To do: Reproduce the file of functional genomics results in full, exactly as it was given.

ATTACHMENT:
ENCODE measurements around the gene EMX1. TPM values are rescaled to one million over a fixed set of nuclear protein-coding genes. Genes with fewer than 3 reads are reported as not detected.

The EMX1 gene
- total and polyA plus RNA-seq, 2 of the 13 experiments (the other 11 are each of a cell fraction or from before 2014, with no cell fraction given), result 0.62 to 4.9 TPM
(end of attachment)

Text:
ENCODE measurements around the gene EMX1. TPM values are rescaled to one million over a fixed set of nuclear protein-coding genes. Genes with fewer than 3 reads are reported as not detected.

The EMX1 gene
- total and polyA plus RNA-seq, 2 of the 13 experiments (the other 11 are each of a cell fraction or from before 2014, with no cell fraction given), result 0.62 to 4.9 TPM